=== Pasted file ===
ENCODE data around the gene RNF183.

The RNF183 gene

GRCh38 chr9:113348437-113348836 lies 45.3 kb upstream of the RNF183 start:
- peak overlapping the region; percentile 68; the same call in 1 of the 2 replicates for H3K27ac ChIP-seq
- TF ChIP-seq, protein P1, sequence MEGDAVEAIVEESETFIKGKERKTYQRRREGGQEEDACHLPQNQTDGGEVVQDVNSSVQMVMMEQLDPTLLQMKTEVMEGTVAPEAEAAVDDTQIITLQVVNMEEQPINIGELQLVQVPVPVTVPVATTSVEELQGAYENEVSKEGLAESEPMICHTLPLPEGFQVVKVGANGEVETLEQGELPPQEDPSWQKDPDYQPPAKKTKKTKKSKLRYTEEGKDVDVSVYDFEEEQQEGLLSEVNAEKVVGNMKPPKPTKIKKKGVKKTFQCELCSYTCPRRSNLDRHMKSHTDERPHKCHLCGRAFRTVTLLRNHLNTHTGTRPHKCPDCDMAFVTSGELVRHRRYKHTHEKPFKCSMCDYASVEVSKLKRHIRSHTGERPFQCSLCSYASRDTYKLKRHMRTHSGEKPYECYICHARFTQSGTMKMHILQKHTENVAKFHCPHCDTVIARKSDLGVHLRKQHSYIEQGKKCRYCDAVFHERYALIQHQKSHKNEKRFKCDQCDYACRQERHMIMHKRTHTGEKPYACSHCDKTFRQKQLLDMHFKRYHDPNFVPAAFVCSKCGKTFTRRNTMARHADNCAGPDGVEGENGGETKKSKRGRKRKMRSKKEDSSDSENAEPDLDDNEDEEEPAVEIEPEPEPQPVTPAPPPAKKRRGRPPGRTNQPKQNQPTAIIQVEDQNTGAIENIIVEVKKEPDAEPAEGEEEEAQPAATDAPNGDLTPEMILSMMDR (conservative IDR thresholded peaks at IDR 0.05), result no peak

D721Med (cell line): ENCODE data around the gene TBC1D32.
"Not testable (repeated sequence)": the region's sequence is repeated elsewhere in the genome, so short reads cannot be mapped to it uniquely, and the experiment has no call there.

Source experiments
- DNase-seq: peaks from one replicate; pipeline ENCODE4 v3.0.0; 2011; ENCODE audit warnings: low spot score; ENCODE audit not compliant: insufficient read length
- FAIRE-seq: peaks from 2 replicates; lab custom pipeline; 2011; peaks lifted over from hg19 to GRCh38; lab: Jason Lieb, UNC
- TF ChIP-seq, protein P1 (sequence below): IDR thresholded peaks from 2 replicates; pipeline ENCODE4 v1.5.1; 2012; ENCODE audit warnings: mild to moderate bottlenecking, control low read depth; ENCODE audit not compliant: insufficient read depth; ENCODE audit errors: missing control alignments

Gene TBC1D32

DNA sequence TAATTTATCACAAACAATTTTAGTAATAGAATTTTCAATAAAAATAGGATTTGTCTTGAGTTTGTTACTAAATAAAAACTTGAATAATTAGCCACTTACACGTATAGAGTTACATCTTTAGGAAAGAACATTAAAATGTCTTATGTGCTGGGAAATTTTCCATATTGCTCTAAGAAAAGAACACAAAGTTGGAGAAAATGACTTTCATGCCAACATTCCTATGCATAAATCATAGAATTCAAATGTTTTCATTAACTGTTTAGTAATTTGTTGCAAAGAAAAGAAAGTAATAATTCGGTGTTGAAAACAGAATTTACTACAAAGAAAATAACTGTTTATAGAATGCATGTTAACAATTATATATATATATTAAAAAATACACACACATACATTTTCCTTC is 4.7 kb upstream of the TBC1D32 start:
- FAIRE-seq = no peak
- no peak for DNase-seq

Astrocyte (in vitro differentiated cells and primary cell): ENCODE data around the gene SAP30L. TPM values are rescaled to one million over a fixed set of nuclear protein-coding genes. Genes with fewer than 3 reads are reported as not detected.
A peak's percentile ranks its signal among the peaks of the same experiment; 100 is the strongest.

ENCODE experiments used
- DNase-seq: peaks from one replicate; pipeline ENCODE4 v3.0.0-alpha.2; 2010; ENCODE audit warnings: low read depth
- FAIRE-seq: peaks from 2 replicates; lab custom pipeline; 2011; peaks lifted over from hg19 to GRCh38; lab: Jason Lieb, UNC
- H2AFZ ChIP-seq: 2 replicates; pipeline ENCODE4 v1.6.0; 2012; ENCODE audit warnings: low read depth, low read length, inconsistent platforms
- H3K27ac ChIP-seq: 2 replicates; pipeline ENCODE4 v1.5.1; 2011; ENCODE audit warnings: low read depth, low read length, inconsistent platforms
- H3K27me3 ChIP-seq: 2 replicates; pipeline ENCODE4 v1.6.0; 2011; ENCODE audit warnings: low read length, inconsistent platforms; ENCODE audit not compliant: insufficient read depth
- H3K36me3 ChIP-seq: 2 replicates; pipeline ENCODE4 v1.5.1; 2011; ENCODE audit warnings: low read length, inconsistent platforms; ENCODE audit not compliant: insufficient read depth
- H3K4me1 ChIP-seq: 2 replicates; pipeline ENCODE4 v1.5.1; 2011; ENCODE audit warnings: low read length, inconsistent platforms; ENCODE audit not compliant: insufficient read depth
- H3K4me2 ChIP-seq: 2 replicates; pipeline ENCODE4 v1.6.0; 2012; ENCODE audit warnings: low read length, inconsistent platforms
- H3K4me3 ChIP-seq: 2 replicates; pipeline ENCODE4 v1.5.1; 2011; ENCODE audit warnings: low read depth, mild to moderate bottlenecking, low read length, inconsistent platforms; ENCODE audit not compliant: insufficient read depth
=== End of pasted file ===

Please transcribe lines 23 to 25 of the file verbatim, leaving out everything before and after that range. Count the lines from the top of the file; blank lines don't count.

- H3K27me3 ChIP-seq: 2 replicates; pipeline ENCODE4 v1.6.0; 2011; ENCODE audit warnings: low read length, inconsistent platforms; ENCODE audit not compliant: insufficient read depth
- H3K36me3 ChIP-seq: 2 replicates; pipeline ENCODE4 v1.5.1; 2011; ENCODE audit warnings: low read length, inconsistent platforms; ENCODE audit not compliant: insufficient read depth
- H3K4me1 ChIP-seq: 2 replicates; pipeline ENCODE4 v1.5.1; 2011; ENCODE audit warnings: low read length, inconsistent platforms; ENCODE audit not compliant: insufficient read depth